FT3 is the test that tells you how much T3 you have available for the body to use. And, it's pretty important to know that, because it's low T3 that causes symptoms - that is what hypothyroidism boils down to : low T3. So, in an ideal world, the main test used for dosing would be the FT3. But, it's the most expensive test, so doctors try to tell us we don't really need it, etc. It's all bluff.
Also, testing the FT3 and the FT4 at the same time, will tell you how well you are able to convert T4 to T3, so that's pretty important to know, as well!
Antibody tests - TPO antibodies and TG antibodies - will tell you if you have Autoimmune Thyroiditis - aka Hashi's. That's pretty important to know, as well. Because, although there is no cure for Hashi's, there are some things that can be done to help control it - things that doctors know nothing about!
Firstly, you need to keep your TSH suppressed, when you have Hashi's, because that limits the Hashi's swings from hypo to 'hyper' and back again - which can be pretty disturbing. You can also adopt a gluten-free diet, which could reduce antibodies, and make you feel better, because antibodies often cause symptoms. And, you could take selenium, which not only reduces antibodies, but also helps with conversion - Hashi's people are often poor converters.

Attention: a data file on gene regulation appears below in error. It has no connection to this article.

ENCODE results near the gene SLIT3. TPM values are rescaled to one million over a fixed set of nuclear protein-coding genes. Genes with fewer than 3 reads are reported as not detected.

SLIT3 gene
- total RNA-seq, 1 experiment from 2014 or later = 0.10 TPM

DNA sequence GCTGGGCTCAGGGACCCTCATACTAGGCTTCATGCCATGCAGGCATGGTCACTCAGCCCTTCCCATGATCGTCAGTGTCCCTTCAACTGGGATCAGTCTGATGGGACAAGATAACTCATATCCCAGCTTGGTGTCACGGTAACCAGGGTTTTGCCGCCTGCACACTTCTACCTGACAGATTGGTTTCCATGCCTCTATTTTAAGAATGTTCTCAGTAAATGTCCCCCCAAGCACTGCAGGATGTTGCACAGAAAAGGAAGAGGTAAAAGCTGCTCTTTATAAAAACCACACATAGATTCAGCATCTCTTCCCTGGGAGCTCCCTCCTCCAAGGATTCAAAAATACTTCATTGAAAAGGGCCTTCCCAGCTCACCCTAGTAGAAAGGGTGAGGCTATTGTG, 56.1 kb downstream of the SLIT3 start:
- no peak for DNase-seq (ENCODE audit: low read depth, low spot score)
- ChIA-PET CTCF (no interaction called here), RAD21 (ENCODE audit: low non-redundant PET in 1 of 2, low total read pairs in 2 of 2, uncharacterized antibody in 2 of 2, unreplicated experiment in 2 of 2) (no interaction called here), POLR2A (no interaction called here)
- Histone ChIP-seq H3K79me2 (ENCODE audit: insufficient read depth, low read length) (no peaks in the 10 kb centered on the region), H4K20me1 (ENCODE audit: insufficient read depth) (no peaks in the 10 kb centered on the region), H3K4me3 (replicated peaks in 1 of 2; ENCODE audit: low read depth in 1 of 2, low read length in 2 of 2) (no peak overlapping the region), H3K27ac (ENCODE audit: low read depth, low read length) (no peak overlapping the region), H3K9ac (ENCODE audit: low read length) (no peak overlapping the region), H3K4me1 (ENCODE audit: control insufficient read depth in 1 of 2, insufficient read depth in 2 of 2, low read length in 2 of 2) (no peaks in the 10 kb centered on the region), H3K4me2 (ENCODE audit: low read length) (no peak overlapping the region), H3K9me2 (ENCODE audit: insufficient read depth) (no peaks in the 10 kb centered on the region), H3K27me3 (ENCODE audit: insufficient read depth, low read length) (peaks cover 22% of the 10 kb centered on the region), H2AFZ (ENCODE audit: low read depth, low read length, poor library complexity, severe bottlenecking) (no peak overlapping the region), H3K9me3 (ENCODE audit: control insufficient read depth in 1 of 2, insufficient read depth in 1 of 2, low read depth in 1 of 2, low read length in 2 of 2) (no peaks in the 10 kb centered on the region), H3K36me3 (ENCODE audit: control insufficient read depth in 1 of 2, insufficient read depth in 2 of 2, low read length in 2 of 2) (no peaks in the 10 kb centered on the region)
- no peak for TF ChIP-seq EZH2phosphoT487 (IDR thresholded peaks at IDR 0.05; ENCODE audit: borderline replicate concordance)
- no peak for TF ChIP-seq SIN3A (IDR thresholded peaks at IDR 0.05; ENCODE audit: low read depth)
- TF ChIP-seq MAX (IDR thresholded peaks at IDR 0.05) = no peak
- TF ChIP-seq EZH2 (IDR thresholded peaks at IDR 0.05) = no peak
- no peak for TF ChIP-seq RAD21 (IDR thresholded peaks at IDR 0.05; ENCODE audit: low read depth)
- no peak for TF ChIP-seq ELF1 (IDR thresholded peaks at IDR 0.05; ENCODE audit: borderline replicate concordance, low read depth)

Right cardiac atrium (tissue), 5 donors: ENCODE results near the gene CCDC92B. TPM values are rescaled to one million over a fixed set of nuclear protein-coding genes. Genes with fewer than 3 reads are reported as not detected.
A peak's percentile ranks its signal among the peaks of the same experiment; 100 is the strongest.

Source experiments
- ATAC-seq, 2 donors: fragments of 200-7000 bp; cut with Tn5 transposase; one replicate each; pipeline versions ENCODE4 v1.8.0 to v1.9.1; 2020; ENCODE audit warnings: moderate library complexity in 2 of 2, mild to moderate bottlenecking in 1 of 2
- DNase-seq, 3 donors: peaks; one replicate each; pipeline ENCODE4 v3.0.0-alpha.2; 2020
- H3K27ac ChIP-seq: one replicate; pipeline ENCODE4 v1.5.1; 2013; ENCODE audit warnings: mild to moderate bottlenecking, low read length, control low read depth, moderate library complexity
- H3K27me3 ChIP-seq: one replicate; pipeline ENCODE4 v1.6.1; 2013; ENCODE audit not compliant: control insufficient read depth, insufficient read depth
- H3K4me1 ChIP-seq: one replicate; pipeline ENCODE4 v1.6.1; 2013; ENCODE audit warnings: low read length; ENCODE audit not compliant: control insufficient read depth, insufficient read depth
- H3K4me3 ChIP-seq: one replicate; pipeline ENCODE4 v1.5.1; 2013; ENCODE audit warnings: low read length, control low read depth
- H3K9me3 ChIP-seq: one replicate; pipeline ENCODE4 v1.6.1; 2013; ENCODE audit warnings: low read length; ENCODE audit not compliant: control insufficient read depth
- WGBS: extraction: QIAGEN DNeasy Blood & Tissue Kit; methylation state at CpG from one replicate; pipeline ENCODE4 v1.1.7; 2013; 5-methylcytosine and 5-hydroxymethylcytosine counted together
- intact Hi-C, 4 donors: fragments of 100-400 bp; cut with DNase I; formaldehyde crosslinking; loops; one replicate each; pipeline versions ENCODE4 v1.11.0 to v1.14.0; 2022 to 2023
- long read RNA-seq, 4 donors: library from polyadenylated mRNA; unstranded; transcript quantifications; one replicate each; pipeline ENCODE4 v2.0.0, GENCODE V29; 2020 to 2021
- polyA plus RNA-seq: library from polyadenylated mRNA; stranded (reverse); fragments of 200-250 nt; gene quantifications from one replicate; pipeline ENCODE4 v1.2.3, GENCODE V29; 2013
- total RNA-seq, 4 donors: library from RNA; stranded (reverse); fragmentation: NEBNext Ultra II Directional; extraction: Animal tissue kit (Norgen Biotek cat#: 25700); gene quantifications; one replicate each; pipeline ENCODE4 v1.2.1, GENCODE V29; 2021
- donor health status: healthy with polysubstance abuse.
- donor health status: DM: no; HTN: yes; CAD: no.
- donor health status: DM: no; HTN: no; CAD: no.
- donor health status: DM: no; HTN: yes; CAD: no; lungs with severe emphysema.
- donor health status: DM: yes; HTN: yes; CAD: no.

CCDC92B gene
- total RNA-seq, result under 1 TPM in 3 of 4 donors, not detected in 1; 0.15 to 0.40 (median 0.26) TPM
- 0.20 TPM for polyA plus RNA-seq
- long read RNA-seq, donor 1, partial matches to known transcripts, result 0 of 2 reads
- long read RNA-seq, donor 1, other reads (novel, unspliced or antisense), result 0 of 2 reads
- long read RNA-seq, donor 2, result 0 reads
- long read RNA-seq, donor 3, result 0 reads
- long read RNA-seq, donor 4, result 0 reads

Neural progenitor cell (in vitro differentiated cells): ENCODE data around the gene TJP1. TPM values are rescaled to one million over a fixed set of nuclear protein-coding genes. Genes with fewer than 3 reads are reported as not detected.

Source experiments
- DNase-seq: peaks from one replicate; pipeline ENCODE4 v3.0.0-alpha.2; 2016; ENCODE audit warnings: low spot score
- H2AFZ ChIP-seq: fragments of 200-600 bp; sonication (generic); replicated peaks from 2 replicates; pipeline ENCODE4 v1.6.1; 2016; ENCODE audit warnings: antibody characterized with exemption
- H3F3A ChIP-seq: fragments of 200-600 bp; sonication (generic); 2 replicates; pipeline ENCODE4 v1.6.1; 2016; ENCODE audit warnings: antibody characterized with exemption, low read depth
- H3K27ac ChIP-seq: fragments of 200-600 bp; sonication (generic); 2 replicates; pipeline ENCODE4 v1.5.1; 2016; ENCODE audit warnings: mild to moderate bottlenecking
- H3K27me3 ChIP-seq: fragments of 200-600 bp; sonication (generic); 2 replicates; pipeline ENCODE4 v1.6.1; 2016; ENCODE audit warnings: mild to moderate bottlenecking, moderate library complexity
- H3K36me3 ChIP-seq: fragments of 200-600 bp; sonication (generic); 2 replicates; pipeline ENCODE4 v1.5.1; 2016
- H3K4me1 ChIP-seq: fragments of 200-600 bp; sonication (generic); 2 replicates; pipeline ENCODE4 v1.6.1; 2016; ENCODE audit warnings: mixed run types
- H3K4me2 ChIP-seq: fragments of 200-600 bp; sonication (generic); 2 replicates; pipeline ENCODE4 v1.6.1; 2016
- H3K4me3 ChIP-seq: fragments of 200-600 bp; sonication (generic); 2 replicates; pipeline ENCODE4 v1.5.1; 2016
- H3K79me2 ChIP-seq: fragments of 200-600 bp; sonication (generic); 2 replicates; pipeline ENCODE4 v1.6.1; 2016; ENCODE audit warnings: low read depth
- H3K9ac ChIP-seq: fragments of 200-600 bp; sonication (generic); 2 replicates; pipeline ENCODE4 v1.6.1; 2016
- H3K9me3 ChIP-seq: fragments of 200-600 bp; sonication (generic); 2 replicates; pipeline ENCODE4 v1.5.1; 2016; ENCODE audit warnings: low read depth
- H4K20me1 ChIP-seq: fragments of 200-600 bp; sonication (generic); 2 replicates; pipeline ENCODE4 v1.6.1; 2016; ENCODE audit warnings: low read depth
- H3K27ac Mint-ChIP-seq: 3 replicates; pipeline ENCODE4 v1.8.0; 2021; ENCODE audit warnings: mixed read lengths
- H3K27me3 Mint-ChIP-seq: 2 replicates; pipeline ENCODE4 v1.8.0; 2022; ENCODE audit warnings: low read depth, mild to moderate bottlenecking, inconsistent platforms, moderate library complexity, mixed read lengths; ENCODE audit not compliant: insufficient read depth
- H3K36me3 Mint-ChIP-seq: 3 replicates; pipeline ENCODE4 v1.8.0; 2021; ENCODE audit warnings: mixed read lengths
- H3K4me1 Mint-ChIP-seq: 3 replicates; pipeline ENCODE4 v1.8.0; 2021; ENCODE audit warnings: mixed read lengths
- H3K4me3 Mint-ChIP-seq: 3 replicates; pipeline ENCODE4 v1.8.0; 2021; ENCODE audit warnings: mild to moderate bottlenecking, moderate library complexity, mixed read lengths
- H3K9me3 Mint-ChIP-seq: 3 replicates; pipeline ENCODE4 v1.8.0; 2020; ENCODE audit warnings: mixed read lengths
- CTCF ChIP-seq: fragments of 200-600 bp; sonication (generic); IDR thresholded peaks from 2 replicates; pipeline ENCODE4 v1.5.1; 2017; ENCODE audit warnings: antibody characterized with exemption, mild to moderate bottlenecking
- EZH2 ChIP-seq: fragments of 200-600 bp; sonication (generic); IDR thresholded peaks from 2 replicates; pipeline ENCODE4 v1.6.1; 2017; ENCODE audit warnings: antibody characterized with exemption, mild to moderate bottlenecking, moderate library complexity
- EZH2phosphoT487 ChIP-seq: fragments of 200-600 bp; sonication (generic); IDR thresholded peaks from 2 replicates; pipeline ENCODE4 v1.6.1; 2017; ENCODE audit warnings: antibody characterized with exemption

So, yes, there are many points to getting those tests done, even if you're only on levo monotherapy. The sad, rediculous part is, that doctors do not understand any of that because they just don't do it in med school. In med school, they are taught that all they need to do is prescribe levo until the TSH is back in range, and their job is done. Why? Because it's cheaper!
Oh wow - thank you for all this information - it had been really useful & I will proceed on the information given! How do you know so much?!